Understanding Spina Bifida and Its Impact on Children in Developing Countries

By Josephine Dadeboe, WFCF Blog Guest Author on May 30, 2019

Imagine a life of unbearable pain where you can’t eat, sleep, walk or even sit. This is the uncomfortable reality for many children in developing countries who suffer from the birth defect known as spina bifida. In the U.S. alone, around 1,500 babies are born every year with spina bifida (Source: Children's Hospital of Philadelphia (CHOP)). In many African countries, among the 1,000 babies that are born, it is highly likely that 140 will die within 5 years and at least 110 babies could be saved by using basic, low-cost practices (Source: Miles, 2006). Although there is no actual cure for the disorder, access to medical facilities and resources is beneficial in detecting spina bifida before or after mothers give birth so that medical professionals can diagnosis and provide treatment immediately.

Without the necessary resources and funds, many children with spina bifida in developing countries do not have that benefit. Therefore, most of the children’s parents often turn to their communities to fund and help them find a treatment for spina bifida. An article titled “Children with spina bifida and hydrocephalus in Africa: Can medical, family and community resources improve the life chances?” by M. Miles, mentions that apart from further development and the spread of medical and surgical interventions, there needs to be a greater focus on the enlistment and the facilitation of community and family resources and information. Additionally, the parents in these developing countries are slowly making an impact in the public by bringing professional awareness of their difficulties in raising children who have survived spina bifida with or without surgery.

The Little Boy That Could

Depending on the severity of spina bifida, the effects of it can vary based upon how bad the condition is or how much damage is caused to the nerves of the spinal cord. In Algeria, a little boy named Mounib suffered greatly from a very severe form of spina bifida for 2 years. Mounib’s mother shared with the public that the pain was so severe that the little boy could not eat, sleep, walk and had to live with this pain every day (Source: Mayo Clinic, 2008). Moreover, Mounib spent the first 2 years of his life tilted forward on his stomach. Later Mounib’s sac broke and he fell into a coma; the doctors tried operating on him, but were unsuccessful. Amazingly, due to the donations from the community, Mounib was transferred over to Mayo Clinic where neurosurgeons placed Mounib on a customized treatment plan that was successful. After the treatment, Mounib could move his feet, sit down, eat with his hands, and laugh for the very first time.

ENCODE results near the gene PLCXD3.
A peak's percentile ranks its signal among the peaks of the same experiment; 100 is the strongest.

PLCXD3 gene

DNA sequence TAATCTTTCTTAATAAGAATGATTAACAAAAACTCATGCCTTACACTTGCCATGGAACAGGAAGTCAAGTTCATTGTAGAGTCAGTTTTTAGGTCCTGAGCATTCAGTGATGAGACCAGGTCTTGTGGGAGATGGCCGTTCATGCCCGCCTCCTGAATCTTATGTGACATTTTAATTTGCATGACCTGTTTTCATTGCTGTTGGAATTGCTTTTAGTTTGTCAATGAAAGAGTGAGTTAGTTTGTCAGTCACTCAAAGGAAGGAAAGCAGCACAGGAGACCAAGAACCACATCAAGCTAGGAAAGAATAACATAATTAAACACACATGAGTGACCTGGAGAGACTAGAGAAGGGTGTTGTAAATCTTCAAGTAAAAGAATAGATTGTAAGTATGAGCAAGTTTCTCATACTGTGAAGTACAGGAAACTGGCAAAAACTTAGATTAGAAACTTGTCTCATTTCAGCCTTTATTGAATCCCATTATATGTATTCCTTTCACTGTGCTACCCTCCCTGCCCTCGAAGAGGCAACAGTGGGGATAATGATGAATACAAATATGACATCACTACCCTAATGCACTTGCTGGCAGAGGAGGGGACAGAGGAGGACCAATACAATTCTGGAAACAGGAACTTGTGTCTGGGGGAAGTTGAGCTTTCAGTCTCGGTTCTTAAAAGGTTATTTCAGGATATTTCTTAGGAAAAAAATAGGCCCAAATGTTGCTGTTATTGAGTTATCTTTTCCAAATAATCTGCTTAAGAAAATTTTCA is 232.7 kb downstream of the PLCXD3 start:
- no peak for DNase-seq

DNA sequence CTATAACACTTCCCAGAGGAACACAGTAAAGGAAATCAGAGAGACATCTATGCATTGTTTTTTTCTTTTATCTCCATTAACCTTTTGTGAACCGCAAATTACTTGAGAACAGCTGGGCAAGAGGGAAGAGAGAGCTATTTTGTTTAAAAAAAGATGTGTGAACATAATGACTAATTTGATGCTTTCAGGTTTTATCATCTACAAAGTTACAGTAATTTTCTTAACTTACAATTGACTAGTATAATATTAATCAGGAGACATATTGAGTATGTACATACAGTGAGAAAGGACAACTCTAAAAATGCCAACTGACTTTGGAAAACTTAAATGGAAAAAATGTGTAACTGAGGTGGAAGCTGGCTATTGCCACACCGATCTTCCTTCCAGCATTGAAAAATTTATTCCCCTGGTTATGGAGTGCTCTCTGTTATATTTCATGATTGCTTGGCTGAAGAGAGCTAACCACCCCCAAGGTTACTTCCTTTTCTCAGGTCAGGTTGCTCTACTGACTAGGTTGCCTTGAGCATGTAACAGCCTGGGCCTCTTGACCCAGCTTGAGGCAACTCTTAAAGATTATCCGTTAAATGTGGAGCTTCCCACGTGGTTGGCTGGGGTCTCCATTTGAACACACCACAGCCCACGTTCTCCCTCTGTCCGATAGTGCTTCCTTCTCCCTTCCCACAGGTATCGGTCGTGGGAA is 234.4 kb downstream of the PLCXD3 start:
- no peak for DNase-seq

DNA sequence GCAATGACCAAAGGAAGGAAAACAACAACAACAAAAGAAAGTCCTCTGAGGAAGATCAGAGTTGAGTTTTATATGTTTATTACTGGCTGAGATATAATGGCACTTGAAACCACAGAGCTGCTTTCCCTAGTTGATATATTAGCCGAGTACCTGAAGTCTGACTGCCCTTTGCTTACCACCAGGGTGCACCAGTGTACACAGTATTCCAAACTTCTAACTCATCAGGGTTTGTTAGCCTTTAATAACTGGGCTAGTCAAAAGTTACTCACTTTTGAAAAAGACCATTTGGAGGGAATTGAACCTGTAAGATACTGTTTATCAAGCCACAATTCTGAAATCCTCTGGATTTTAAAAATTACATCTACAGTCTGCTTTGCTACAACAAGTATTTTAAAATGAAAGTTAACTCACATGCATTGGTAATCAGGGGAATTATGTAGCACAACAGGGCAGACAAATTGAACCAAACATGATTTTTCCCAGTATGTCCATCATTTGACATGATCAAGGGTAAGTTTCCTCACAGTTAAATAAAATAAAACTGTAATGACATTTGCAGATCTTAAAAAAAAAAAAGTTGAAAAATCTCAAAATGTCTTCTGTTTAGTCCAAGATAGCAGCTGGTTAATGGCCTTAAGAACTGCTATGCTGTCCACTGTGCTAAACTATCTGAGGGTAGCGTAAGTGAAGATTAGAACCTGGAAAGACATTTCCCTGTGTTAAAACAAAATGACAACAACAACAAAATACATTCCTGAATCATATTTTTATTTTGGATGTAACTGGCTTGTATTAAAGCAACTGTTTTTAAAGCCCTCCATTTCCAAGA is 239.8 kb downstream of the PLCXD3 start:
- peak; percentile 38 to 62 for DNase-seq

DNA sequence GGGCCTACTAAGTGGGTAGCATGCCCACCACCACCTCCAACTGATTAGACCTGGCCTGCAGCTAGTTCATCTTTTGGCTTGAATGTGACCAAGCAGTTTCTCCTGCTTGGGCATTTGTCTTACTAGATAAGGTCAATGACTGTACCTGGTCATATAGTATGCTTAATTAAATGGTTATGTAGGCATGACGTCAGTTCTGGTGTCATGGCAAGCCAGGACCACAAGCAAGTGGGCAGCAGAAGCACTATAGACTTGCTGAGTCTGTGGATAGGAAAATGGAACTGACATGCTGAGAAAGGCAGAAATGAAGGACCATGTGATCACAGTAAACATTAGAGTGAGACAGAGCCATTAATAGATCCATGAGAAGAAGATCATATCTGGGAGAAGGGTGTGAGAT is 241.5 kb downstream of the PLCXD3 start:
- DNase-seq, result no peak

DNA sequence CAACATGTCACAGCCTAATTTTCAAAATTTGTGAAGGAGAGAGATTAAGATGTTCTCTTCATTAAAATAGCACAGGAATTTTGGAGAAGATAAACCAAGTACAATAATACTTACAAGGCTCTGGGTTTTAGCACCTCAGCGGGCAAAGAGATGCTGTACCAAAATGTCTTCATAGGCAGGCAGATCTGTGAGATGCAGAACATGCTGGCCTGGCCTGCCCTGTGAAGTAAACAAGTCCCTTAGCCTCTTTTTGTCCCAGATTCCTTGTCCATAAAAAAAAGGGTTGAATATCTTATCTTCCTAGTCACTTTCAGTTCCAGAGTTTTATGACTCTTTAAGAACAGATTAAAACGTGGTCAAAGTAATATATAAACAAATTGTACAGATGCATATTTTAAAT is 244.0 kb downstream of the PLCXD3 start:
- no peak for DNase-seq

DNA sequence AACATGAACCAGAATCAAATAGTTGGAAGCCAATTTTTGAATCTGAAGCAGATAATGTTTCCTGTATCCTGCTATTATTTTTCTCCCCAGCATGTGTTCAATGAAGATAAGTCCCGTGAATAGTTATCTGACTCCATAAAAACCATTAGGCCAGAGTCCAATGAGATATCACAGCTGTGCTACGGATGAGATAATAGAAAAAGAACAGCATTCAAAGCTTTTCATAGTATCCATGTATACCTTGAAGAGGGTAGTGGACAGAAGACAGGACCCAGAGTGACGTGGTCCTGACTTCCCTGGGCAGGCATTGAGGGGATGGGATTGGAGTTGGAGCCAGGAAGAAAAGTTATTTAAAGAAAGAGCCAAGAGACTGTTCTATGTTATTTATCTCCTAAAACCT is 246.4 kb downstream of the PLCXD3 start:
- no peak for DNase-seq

The Origin of Spina Bifida

According to the Mayo Clinic, the term spina bifida refers to a birth defect that occurs when the spine and the spinal cord don’t form correctly. Normally, the neural tube is supposed to form early in the pregnancy and close up by the 28th day after conception. When a baby is born with spina bifida, there is a portion of the neural tube that fails to develop or close properly which causes the birth defect in the spinal cord and in the bones of the spine.

There are three different types of spina bifida and the severity of each type ranges from mild to severe, depending on the type, size, location and the complications of the defect (Source: Mayo Clinic Staff, 2018).